Author: R. J. McDonnell
Publisher: Killeena Publishing
ISBN: 978-0-9814914-1-7

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There is a lot of interesting and entertaining fiction out there that needs to be discovered.  This novel is representative: it is a good, light summer read.  You won’t find the solution to the nation’s healthcare or immigration problems, but you can sit down with your drink, relax, and have an entertaining, imaginative ride in the Southern California sun.

McDonnell uses the USA Network’s definition of character, not the literary one.  His main character, Jason Duffy, is a young and inexperienced PI (sound like Psychic?), the son of an Irish cop in San Diego (not Boston, New York, Philly, or Chicago?).  There are enough dyed-in-the-wool Irish cops on the SD force to call them the Irish Mafia, along with a Polish cop, who begrudgingly helps our young PI in spite of not being a member of the Irish Mafia.

That’s just the start of a long list of USA Network-like “characters.”  Duffy employs a cameraman with Tourette’s syndrome and an obsessive-compulsive secretary (a nod to Monk?).  A stereotypical mix of Russians is also in the cast.  They are so paranoid about protecting themselves that we can’t tell who’s really in the Russian Mafia (again: San Diego?).

 The San Diego I know is not McDonnell’s San Diego, but it definitely could be a haven for local rock stars (isn’t every city?).  Meet the rock group Doberman’s Stub: Terry Tucker, leader, guitarist and vocalist; Nigel Choate, lead guitarist; Jack Pascal, bass player; and Ian Davis, drummer.  The first one is the homicide victim.  Your job is to figure out who’s the real killer among Nigel, Jack, Ian, Terry’s wife, Chelsea, who hires Duffy, and many other suspects.

The story moves along; I didn’t have a boring moment.  Told in the first person, we are young Duffy, following the clues as they come along and as he makes things happen or they happen to him.  There is a subplot here about Duffy’s relationship with his father and his desire to get past the Irish Mafia.  He’s also a wannabe rocker that can’t write a song.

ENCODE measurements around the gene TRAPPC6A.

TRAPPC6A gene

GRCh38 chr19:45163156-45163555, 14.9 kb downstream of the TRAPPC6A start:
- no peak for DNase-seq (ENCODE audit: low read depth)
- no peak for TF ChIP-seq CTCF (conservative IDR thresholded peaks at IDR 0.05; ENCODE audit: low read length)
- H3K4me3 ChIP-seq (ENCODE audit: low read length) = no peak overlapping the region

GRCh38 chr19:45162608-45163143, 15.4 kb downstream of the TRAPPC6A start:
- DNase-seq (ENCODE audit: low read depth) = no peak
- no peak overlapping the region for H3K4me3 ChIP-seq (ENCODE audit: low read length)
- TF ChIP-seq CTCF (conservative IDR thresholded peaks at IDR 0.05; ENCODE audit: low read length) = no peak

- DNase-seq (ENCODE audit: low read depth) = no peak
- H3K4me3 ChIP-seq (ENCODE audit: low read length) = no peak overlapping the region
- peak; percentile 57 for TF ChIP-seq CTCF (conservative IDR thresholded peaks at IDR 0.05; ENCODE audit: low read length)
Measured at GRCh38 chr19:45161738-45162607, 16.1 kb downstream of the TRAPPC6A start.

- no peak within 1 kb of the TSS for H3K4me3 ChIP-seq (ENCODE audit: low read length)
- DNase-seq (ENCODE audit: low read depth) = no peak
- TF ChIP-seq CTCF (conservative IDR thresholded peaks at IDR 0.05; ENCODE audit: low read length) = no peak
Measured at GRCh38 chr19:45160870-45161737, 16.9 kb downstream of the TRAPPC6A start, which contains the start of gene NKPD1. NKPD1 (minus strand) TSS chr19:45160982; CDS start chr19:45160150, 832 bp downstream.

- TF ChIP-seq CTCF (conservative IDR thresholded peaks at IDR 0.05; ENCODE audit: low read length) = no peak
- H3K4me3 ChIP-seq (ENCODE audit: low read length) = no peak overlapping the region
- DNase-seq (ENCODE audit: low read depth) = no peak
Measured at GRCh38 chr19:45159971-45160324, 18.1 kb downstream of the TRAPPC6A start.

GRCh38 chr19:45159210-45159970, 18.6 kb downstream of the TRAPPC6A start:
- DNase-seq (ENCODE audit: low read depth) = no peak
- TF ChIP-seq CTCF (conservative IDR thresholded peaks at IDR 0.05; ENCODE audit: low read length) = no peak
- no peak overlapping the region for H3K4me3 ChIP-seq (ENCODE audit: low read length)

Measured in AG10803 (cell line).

McDonnell seems to have taken liberties with the historical record in his linking of Nigel’s hooligan friends to the Order of Orange.  The whole Irish Protestant versus Irish Catholic sub-theme is too much of a stretch for me, especially in San Diego!  It’s heavy stuff for a book that otherwise is fun to read.  And it seems one-sided. 

I had no sympathies for either side during the Troubles—there were too many innocent victims of fanatics from both sides.  Of course, the British continued their inept colonial careers of creating chaos, especially with the Special Powers Act.  While this favored the Protestant marchers in Portadown, allowing them to parade to Drumcree Church through the nationalist area, this poke at Irish Catholics’ sensibilities was largely a 1990’s phenomenon—the march has since been banned.  I suppose it’s possible that the Portadown picture Duffy sees on Nigel’s office wall is fifteen years old or so and not as recent as I assumed.  If so, Nigel is either a lot older than I thought or he was marching at a very young age.

The Greenmen and the Orangemen may not drink Jameson’s together yet, but I believe things have quieted down enough that industry started moving back into Northern Ireland.  Protestants and Catholics alike were able to get in on the tail end of the Celtic Tiger’s economic boom, which, like the rest of Europe, has been dealt a blow by the current recession. Ireland’s current economic woes may start up the violence again—let’s hope not.  Again, heavy stuff.

R. J. McDonnell’s enjoyable style is somewhere between Carl Hiassen’s in Basket Case and Michael Connelly’s in Chasing the DimeRock & Roll Homicide is not as light as the first, while having a similar story line, and not as heavy as the second.  Rock & Roll Homicide is both interesting and entertaining.  Enjoy.

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